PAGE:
Problem Set #8

Assigned: May 25, 2021

Due: June 1, 2021


  • Lectures 17, 18, 19


This assignment is extracted as with previous assignment from a tar file, located is at this link.


For your convenience, the tar file is also available at


And the extracted files are available at


When you extract the files, you will have the following directory structure:

├── Questions.rst
├── grid/
│   ├── Makefile
│   ├── grid.bash
│   ├── grid.cpp
│   ├──
│   ├── strong.bash
│   └── weak.bash
├── hello/
│   ├── Makefile
│   ├── hello.bash
│   └── hello.cpp
├── include/
│   ├── AOSMatrix.hpp
│   ├── COOMatrix.hpp
│   ├── CSCMatrix.hpp
│   ├── CSRMatrix.hpp
│   ├── Grid.hpp
│   ├──
│   ├── Matrix.hpp
│   ├── Stencil.hpp
│   ├── Vector.hpp
│   ├── amath583.hpp
│   ├── amath583IO.hpp
│   ├── amath583sparse.hpp
│   ├── cg.hpp
│   ├── ir.hpp
│   ├── jacobi.hpp
│   ├── mpiMath.hpp
│   ├── mpiStencil.hpp
│   ├── norms.hpp
│   └── norm_utils.hpp
├── norm/
│   ├── Makefile
│   ├──
│   ├── mpi_norm.bash
│   ├── mpi_norm.cpp
│   ├── omp_norm.cpp
│   ├──
│   ├── sequential_norm.cpp
│   ├── strong.bash
│   └── weak.bash
├── pi/
│   ├── Makefile
│   ├── pi-block.cpp
│   ├── pi-cpp.cpp
│   └── pi-cyclic.cpp
├── pingpong/
│   ├── Makefile
│   ├── pingpong.bash
│   ├── pingpong.cpp
│   ├── ring.bash
│   ├── ring.cpp
│   └── verify.bash
└── warmup/
    ├── hello_script.bash
    ├── hello_script_m.bash
    └── hello_script_p.bash


For this assignment, in addition to gcc/10.2.0 you will need to load the intel/oneAPI module

$ module load gcc/10.2.0
$ module load intel/oneAPI

If you get an error message to the effect of “mpicxx: Command not found”, you have probably not loaded intel/oneAPI.

Iterative Solvers

At the core of most (if not almost all) scientific computing programs is a linear system solver. That is, to solve a system of PDEs, we need to discretize the problem in space to get a system of ODEs. The system of ODEs is discretized in time to get a sequence of nonlinear algebraic problems. The nonlinear problems are solved iteratively, using a linear approximation at each iteration. It is the linear problem that we can solve computationally – and there is an enormous literature on how to do that.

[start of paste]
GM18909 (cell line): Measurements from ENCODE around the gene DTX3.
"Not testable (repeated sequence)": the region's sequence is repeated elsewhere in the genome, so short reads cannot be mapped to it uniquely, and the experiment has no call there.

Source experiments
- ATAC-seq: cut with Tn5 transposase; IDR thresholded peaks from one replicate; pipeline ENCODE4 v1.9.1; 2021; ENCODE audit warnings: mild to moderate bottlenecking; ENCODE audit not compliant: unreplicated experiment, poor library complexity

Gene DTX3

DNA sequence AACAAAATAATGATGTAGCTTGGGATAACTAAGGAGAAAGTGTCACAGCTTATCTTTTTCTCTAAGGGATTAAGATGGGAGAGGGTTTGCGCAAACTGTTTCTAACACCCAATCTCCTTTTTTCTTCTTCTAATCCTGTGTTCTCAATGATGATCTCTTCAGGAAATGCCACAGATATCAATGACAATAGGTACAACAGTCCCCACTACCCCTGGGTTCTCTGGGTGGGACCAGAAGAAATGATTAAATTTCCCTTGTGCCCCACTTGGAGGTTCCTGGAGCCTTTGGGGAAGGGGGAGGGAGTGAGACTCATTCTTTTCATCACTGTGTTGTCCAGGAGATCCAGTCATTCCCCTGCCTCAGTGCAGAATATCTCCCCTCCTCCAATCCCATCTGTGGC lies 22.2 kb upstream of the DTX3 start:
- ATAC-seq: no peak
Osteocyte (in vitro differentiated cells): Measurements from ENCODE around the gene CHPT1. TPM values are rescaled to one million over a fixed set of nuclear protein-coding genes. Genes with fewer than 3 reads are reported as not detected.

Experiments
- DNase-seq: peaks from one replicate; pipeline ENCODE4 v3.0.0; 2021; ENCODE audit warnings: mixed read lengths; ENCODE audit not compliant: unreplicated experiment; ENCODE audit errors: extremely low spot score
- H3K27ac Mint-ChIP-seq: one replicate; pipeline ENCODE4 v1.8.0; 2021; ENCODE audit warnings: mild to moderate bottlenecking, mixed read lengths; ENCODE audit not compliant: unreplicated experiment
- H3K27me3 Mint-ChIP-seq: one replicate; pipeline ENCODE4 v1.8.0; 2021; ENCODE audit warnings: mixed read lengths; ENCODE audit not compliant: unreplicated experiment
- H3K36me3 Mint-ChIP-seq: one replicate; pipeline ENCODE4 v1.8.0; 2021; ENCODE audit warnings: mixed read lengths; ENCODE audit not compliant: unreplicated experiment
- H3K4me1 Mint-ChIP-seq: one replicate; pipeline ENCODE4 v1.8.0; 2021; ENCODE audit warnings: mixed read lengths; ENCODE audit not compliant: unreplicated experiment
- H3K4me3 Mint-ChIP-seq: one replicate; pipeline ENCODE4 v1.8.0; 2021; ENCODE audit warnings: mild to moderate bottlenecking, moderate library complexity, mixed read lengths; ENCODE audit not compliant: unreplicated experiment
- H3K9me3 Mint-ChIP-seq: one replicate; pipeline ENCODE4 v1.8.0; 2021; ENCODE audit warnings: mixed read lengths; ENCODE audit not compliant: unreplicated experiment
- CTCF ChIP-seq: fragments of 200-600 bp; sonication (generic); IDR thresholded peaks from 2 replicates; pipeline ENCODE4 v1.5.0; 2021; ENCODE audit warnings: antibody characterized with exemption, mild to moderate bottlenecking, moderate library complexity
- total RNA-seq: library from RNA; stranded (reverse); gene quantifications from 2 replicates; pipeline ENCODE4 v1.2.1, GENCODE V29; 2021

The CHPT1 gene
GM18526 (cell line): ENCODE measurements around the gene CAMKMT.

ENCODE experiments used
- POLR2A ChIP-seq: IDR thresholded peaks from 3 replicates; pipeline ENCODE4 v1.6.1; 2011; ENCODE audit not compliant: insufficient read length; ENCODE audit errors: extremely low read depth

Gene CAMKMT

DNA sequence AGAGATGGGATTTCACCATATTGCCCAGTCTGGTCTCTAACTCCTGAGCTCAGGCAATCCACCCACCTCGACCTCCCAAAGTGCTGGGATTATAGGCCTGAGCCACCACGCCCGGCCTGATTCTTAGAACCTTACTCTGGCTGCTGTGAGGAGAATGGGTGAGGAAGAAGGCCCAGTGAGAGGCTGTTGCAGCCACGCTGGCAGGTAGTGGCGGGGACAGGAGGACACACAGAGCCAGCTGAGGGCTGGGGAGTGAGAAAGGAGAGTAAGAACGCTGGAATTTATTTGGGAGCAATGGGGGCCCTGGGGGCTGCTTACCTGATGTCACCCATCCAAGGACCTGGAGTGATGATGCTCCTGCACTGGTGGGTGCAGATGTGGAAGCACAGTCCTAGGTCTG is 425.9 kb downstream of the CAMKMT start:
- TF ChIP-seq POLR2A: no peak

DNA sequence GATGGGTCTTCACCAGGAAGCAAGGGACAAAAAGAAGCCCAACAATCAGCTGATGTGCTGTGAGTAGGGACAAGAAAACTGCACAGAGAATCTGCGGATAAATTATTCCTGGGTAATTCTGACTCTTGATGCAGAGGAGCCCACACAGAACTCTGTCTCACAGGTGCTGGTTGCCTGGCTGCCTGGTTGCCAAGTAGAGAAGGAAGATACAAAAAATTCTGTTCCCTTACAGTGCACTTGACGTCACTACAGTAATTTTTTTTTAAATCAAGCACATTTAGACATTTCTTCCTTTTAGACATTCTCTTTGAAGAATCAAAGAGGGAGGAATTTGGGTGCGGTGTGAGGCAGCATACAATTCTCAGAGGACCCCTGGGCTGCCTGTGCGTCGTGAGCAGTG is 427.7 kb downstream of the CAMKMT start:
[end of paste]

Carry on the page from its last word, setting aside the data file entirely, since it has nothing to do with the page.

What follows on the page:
A linear system is canonically posed as \(Ax = b\) where our task is to find an \(x\) that makes the equation true. The classical method for solving a linear system is to use Gaussian elimination (equivalently, LU factorization). Unfortunately, LU factorization is an \(O(N^3)\) computation, with a structure similar to that of matrix-matrix product (in fact, LU factorization can be reduced to a series of matrix-matrix products, and high-performance implementations of matmat are used to make high-performance versions of linear system solvers).

One motivation that we discussed for using sparse matrix representations (and sparse matrix computations) is that many linear systems – notably those derived from PDEs using the pattern above – only involve a few variables in every equation. It is generally much more efficient in terms of computation and memory to solve linear systems iteratively using sparse matrix methods rather than using LU factorization. The most commonly used iterative methods (Krylov subspace methods) have as their core operation a sparse matrix-vector product rather than a dense matrix-matrix product. Besides being more efficient, sparse matrix-vector product is much more straightforward to parallelize than dense matrix-matrix product.

A prototypical problem for linear system solvers is Laplace’s equation: \(\nabla^2 \phi = 0\). As illustrated in lecture (e.g., Lecture 17), one interpretation of the discretized Laplace’s equation is that the solution satisfies the property that the value the solution phi(i,j) at each grid point is equal to the average of its neighbors. We made two, seemingly distinct, observations based on that property.

First, we noted that we could express that property as a system of linear equations. If we map the 2D discretization phi(i,j) to a 1D vector x(k) such that

phi(i,j) == x(i*N + j)